Previous: E-113: Maintenance and Recovery
E-114. Leaders must plan for regular maintenance halts throughout extended operations. Combat vehicles require regular maintenance to perform consistently throughout combat operations. Combat vehicles can become non mission capable due to a number of variables including, direct and indirect enemy fire, mines and IEDs, vehicle accidents, and parts failure. Infantry leaders should enforce regular PMCS of all combat vehicles attached to their unit. PMCS is operator-level maintenance conducted before, during, and after equipment operations. Comprehensive PMCS identifies actual and potential problems and ensures repairs are made in a timely manner to minimize vehicle downtime. Early detection and correction of these faults can decrease the possibility of the combat vehicle breaking down during combat operations and prevent minor faults from deteriorating into major faults. It is the vehicle crew’s responsibility to conduct PMCS. It is the leader’s job to ensure the PMCS is conducted regularly and to standard.
E-115. Leaders should plan vehicle security of the vehicle crews as they conduct PMCS, based on the enemy situation. Additionally, leaders should establish a maintenance rotation to ensure all their combat vehicles are not conducting maintenance at the same time. This will maximize the combat power of the unit. Leaders should also—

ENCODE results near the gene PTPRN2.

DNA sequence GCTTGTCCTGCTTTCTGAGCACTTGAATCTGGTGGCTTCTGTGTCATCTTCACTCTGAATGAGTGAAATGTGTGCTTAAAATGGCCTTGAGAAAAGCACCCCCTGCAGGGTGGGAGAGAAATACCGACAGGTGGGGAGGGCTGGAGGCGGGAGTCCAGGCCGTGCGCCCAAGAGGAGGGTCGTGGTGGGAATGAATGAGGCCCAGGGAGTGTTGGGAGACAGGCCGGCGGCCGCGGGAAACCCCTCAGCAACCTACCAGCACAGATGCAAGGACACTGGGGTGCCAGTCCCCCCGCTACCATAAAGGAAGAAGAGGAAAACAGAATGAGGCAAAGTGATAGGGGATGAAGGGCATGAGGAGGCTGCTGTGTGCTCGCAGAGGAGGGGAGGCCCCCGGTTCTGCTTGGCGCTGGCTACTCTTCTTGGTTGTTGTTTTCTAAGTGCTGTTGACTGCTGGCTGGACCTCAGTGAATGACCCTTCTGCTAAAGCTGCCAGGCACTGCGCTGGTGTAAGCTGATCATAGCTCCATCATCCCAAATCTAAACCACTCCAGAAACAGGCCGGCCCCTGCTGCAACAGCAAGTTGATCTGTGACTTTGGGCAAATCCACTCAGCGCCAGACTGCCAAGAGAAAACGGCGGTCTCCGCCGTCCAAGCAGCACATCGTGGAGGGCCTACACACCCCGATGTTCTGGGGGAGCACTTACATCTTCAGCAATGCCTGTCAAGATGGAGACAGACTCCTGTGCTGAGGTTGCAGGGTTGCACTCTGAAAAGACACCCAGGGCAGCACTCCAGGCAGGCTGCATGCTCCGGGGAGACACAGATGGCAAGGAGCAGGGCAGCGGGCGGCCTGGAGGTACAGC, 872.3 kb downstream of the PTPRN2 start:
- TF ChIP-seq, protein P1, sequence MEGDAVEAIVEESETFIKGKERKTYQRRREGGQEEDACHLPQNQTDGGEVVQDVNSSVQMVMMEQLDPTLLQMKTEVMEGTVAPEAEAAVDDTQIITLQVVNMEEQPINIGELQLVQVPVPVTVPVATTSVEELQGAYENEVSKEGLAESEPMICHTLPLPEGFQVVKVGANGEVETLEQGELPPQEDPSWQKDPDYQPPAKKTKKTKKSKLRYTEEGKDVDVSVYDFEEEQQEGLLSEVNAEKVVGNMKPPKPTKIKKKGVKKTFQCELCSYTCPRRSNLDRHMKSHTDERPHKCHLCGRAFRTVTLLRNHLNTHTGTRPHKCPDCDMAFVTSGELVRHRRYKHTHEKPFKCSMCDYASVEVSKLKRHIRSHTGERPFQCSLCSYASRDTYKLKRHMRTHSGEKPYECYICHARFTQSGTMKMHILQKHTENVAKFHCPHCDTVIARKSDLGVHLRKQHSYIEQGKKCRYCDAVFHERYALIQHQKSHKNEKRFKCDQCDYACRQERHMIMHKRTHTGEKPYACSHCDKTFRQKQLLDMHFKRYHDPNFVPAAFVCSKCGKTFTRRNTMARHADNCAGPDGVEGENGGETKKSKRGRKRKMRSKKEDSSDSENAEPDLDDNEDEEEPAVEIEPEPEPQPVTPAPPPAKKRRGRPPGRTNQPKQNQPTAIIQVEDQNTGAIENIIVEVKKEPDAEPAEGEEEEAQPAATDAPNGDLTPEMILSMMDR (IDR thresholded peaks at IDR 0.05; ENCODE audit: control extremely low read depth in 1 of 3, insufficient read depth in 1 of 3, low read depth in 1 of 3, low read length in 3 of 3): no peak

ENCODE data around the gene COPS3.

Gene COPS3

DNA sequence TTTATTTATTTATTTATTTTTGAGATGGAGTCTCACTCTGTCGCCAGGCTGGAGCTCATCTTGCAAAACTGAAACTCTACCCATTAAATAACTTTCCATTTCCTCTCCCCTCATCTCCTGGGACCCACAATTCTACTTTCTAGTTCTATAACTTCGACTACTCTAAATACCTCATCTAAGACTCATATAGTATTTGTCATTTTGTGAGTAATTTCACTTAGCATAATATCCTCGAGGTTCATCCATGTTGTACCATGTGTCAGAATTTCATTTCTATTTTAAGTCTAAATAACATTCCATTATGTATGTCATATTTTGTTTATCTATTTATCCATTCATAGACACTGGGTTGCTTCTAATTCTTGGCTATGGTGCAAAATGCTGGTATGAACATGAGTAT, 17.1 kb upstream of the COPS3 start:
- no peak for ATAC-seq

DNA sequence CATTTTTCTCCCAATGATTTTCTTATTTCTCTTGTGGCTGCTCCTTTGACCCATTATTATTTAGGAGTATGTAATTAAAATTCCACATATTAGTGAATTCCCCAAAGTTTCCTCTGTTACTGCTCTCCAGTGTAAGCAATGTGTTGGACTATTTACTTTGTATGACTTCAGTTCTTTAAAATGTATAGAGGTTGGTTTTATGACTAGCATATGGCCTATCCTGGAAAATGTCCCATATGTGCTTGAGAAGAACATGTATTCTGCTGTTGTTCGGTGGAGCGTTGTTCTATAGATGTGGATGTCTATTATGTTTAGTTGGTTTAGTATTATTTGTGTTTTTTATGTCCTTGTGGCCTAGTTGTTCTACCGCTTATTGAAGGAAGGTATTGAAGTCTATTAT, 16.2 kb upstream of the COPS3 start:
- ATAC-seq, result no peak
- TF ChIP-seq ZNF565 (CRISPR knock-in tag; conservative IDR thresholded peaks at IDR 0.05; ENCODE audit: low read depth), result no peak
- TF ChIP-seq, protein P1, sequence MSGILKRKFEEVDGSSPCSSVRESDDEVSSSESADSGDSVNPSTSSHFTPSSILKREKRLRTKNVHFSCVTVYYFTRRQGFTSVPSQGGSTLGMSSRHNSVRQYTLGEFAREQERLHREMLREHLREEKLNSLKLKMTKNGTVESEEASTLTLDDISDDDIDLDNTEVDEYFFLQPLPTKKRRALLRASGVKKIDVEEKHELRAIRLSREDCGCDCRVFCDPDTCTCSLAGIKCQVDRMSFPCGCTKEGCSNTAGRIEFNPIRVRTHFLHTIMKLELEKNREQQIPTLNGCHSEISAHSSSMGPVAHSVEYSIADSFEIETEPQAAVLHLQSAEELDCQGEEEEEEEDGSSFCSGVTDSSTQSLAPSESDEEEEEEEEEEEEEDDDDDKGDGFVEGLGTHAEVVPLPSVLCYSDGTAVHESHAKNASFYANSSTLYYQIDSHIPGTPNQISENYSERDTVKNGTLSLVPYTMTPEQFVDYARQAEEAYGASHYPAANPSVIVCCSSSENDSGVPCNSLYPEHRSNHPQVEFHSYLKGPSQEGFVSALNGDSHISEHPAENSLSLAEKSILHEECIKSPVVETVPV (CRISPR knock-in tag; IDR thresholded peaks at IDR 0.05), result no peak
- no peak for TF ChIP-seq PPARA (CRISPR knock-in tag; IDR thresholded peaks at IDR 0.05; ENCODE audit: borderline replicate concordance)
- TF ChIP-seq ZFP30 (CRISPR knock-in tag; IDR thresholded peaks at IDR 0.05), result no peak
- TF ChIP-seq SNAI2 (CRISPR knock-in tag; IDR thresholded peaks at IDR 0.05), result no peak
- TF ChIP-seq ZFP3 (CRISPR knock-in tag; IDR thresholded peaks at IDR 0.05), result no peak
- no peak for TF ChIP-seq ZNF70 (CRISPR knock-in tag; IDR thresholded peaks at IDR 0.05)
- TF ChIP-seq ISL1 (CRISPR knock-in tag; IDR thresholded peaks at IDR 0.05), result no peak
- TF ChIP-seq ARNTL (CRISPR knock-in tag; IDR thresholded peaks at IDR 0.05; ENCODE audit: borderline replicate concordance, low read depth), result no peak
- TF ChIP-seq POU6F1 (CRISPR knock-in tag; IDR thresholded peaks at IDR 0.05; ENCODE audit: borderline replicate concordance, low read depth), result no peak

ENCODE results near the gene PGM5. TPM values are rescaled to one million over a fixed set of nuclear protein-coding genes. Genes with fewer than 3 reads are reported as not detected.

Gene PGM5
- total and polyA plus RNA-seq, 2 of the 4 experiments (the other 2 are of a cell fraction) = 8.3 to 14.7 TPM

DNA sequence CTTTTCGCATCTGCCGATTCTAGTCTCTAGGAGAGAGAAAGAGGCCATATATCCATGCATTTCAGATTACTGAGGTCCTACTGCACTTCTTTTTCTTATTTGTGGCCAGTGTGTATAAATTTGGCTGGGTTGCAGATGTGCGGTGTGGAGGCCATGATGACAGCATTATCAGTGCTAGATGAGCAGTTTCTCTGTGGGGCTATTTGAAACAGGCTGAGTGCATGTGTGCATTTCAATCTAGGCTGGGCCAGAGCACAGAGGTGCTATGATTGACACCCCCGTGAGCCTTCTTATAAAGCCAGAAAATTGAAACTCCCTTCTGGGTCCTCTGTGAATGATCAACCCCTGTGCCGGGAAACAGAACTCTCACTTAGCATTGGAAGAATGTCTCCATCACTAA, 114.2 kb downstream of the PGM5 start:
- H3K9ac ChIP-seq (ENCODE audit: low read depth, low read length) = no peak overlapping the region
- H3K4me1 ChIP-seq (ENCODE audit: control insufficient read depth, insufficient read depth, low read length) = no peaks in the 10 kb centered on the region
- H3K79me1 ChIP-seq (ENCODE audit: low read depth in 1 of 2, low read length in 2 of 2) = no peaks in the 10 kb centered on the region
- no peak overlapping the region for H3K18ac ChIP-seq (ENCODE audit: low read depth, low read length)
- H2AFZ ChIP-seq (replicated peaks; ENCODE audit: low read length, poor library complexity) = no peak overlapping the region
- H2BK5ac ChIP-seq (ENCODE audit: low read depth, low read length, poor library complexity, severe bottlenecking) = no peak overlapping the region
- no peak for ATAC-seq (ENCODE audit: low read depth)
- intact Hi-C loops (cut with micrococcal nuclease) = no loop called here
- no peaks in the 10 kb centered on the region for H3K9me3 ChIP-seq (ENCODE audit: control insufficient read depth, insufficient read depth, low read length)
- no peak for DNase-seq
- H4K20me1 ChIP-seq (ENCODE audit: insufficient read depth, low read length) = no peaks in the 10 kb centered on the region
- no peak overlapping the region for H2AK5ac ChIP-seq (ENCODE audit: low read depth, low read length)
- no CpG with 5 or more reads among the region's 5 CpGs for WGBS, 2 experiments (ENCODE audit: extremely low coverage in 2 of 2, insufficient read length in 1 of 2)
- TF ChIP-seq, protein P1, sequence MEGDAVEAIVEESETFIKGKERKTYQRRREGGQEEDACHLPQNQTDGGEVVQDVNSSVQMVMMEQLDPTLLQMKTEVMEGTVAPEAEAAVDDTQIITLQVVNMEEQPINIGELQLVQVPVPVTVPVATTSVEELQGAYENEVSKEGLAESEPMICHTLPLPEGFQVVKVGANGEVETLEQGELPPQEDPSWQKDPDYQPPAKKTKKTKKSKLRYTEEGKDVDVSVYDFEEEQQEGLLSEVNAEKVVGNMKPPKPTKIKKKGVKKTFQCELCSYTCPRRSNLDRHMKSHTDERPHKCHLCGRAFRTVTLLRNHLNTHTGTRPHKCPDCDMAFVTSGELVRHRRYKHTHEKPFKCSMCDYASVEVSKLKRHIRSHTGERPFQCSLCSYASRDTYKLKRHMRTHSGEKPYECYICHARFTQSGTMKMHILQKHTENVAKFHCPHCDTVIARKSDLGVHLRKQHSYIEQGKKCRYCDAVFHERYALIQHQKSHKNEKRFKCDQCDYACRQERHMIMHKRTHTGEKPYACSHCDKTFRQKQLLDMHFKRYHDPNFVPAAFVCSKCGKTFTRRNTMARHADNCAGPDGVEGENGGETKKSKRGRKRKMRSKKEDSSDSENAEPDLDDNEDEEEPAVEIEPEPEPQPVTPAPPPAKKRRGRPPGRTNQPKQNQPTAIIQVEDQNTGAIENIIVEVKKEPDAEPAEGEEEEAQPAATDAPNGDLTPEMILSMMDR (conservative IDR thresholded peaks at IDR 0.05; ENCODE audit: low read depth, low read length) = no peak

- Verify all current and updated technical manuals and references are available or requisitioned for unit assigned equipment.
- Verify all tools, POL, personnel, and other resources are available for PMCS.
- Observe operators performing PMCS at prescribed intervals.
- Review maintenance forms and reporting procedures for accuracy and completeness.
- Verify operators have correctly identified and corrected, or recorded, faults on DA Form 2404. (See figure E-14.)
- Confirm non mission capable faults are corrected before dispatch.
E-116. Leaders also should plan the possibility of combat vehicles requiring maintenance at a level greater than the crew is equipped or trained to conduct. This often requires specially trained mechanics and equipment organic to the parent unit of the combat vehicle attachment. Leaders should plan for two possibilities. One, the maintenance team moves to the combat vehicles. This may require additional security and or escorts from Infantry Soldiers. Two, the combat vehicles must move to the maintenance team. Maintenance teams often are located at the parent unit’s maintenance collection point. Infantry leaders may have the responsibility of providing security or escort duties. Additionally, leaders should plan on the non-mission capable vehicles to be absent from their task organization if a major maintenance fault is discovered.